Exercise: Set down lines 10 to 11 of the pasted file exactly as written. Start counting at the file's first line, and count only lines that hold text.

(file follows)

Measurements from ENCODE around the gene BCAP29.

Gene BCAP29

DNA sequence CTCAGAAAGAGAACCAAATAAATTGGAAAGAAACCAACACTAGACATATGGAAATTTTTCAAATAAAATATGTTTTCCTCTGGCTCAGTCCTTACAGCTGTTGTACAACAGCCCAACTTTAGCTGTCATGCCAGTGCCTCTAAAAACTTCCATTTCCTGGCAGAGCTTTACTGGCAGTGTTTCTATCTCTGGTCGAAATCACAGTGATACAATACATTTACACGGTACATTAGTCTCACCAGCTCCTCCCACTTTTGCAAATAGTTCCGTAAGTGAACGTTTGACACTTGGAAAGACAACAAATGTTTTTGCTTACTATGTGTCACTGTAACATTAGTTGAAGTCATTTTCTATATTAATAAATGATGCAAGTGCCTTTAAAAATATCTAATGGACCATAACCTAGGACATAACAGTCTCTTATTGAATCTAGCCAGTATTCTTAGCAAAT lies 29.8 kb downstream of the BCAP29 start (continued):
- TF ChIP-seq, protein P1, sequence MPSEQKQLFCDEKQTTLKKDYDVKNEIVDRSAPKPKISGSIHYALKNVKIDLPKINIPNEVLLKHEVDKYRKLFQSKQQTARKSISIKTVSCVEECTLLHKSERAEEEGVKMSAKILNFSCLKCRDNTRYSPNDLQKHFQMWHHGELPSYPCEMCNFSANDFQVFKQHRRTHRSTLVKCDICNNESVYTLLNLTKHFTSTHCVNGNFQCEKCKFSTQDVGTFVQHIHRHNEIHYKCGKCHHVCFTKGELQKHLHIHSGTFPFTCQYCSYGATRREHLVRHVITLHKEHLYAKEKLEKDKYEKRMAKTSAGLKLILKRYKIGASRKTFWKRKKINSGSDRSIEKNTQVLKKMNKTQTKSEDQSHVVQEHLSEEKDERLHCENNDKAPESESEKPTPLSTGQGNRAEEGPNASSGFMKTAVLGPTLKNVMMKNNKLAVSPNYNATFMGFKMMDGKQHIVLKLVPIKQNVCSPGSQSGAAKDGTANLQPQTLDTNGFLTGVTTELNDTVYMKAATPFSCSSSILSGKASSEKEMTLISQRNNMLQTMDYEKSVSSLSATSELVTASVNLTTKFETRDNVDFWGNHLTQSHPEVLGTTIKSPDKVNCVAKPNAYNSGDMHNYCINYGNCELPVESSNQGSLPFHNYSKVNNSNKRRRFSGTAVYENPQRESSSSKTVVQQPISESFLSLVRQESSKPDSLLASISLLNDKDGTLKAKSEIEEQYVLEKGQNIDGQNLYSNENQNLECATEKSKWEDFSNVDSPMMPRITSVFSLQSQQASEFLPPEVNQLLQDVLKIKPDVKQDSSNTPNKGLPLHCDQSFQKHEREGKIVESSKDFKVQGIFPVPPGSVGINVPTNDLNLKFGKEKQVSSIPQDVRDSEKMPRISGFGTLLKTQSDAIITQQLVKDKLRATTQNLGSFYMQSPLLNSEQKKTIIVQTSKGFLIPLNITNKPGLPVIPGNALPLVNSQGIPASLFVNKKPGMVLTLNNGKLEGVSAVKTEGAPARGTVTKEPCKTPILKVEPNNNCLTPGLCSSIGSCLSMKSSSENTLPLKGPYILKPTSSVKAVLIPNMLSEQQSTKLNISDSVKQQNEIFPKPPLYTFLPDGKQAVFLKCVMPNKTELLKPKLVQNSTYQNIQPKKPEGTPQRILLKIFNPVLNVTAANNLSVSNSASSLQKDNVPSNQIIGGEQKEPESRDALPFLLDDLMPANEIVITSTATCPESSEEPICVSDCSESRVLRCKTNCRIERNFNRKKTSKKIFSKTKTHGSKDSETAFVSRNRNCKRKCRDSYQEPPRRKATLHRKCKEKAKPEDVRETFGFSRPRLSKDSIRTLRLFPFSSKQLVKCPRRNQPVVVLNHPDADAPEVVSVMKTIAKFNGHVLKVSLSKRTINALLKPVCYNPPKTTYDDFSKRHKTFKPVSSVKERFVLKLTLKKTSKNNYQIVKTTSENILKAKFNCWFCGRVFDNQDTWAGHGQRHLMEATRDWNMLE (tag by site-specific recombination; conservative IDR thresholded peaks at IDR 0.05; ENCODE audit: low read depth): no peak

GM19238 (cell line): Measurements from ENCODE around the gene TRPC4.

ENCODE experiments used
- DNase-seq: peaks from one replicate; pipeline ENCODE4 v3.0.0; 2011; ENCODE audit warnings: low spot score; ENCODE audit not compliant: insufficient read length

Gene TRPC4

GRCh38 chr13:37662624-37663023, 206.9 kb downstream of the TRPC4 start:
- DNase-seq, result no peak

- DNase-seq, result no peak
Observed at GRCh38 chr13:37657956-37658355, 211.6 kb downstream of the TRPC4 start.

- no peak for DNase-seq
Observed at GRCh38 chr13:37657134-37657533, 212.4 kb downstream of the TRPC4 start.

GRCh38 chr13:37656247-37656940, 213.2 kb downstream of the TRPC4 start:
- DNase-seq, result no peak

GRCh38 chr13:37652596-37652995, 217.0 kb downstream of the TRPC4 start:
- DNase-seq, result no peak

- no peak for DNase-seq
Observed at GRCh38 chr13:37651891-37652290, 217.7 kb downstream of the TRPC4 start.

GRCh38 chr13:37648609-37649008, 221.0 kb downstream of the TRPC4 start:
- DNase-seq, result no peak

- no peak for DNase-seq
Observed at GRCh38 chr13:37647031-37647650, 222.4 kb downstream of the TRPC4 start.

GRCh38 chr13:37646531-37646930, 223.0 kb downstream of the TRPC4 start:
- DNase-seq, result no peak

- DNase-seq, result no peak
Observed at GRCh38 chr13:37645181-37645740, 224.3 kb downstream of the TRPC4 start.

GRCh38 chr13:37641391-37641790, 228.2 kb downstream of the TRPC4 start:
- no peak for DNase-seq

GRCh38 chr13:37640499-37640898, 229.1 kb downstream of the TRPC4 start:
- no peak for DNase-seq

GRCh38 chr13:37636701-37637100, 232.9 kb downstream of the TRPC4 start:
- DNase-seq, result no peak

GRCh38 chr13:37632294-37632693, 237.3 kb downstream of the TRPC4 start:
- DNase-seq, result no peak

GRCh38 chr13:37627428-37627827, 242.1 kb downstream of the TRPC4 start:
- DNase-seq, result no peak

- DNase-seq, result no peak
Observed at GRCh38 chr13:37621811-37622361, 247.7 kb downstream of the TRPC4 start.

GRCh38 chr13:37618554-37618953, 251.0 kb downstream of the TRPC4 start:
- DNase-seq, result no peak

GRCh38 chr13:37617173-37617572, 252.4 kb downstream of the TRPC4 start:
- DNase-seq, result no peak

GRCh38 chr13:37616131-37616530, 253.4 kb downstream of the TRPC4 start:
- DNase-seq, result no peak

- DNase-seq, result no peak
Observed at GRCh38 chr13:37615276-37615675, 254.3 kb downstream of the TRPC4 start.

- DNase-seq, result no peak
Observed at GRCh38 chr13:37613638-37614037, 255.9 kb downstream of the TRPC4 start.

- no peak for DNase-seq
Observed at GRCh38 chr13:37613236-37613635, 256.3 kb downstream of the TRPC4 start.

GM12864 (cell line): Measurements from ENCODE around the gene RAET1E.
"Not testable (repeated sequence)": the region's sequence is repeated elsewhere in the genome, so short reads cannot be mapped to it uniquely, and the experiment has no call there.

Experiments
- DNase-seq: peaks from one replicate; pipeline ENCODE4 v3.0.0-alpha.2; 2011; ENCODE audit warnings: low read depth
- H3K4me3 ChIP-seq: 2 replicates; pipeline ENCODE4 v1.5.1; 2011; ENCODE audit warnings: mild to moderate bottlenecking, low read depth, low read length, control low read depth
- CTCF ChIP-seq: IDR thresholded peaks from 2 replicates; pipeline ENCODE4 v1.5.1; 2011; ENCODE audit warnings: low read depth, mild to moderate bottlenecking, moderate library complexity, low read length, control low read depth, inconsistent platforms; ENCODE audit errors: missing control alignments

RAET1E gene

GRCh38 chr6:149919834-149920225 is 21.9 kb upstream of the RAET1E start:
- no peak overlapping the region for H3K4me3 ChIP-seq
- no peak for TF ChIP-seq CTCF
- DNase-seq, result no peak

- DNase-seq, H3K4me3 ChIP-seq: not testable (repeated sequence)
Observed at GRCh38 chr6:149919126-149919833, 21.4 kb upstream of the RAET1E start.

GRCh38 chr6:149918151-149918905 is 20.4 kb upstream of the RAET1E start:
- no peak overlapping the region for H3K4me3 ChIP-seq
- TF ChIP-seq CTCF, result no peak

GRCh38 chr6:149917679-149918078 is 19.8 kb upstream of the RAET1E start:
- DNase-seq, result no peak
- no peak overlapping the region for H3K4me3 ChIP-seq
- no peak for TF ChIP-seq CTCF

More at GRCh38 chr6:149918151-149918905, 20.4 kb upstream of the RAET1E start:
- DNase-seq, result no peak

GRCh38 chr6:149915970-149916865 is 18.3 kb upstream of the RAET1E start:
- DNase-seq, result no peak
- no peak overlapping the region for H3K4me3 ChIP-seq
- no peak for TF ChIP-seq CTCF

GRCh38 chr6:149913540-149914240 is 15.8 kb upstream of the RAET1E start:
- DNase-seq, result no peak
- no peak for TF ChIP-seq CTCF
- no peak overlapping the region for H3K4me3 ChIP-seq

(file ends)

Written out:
- DNase-seq, result no peak

- DNase-seq, result no peak